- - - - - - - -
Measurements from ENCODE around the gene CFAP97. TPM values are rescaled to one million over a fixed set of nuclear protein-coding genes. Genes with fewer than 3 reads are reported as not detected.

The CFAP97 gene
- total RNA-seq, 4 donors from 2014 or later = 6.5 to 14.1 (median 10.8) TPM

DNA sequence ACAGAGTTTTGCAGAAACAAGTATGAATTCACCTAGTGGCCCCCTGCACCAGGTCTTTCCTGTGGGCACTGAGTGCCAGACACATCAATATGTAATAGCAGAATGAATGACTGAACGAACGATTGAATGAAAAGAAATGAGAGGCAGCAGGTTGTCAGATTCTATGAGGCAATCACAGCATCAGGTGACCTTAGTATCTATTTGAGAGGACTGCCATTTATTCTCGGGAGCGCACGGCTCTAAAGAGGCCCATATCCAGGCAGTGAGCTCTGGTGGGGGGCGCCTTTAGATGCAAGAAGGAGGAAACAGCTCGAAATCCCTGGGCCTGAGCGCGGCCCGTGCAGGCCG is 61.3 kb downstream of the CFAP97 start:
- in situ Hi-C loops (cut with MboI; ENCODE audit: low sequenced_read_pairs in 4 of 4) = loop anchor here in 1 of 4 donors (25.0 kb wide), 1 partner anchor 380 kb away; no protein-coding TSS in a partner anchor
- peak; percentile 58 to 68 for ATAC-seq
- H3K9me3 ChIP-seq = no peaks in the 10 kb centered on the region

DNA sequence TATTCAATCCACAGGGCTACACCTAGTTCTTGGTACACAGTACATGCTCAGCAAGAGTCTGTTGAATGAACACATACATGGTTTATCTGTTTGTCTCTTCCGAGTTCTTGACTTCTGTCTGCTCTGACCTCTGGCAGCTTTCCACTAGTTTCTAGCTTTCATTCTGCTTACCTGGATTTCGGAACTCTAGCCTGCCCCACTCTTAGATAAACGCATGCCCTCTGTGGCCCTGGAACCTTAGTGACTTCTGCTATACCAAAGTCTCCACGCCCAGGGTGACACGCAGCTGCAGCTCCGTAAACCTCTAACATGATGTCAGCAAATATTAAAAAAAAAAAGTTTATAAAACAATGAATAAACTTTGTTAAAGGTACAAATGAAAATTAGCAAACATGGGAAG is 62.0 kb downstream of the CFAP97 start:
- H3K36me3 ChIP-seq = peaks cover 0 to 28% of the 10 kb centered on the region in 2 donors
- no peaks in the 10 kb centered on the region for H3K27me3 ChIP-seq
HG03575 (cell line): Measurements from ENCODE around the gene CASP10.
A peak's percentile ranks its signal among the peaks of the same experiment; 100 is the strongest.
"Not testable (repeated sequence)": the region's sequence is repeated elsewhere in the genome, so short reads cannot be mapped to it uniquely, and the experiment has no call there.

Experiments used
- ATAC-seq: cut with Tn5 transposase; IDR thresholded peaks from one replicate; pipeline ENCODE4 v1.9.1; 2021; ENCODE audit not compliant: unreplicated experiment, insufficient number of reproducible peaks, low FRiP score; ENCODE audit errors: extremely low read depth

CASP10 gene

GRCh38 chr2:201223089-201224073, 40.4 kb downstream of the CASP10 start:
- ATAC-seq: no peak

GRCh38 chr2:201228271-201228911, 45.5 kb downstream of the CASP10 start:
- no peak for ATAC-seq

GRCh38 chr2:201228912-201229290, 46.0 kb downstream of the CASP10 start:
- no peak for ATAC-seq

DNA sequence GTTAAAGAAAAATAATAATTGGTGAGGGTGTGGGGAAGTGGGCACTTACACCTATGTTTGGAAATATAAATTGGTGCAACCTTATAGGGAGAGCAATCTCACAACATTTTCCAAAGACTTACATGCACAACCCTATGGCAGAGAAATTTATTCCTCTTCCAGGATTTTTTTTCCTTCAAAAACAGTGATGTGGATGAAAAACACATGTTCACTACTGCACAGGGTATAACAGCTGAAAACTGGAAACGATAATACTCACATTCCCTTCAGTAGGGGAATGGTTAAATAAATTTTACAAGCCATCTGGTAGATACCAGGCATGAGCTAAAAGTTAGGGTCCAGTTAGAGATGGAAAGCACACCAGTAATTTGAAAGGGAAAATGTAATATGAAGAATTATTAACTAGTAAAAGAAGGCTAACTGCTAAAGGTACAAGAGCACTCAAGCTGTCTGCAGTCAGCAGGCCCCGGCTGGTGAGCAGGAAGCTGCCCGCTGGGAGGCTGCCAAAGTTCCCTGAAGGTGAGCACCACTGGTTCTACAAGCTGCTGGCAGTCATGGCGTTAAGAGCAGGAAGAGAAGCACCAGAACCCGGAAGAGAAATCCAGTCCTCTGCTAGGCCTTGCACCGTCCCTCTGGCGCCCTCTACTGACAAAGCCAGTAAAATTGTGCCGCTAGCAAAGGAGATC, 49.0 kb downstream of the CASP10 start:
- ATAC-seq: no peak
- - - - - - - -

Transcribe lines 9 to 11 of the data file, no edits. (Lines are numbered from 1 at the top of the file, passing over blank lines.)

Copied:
- H3K36me3 ChIP-seq = peaks cover 0 to 28% of the 10 kb centered on the region in 2 donors
- no peaks in the 10 kb centered on the region for H3K27me3 ChIP-seq
HG03575 (cell line): Measurements from ENCODE around the gene CASP10.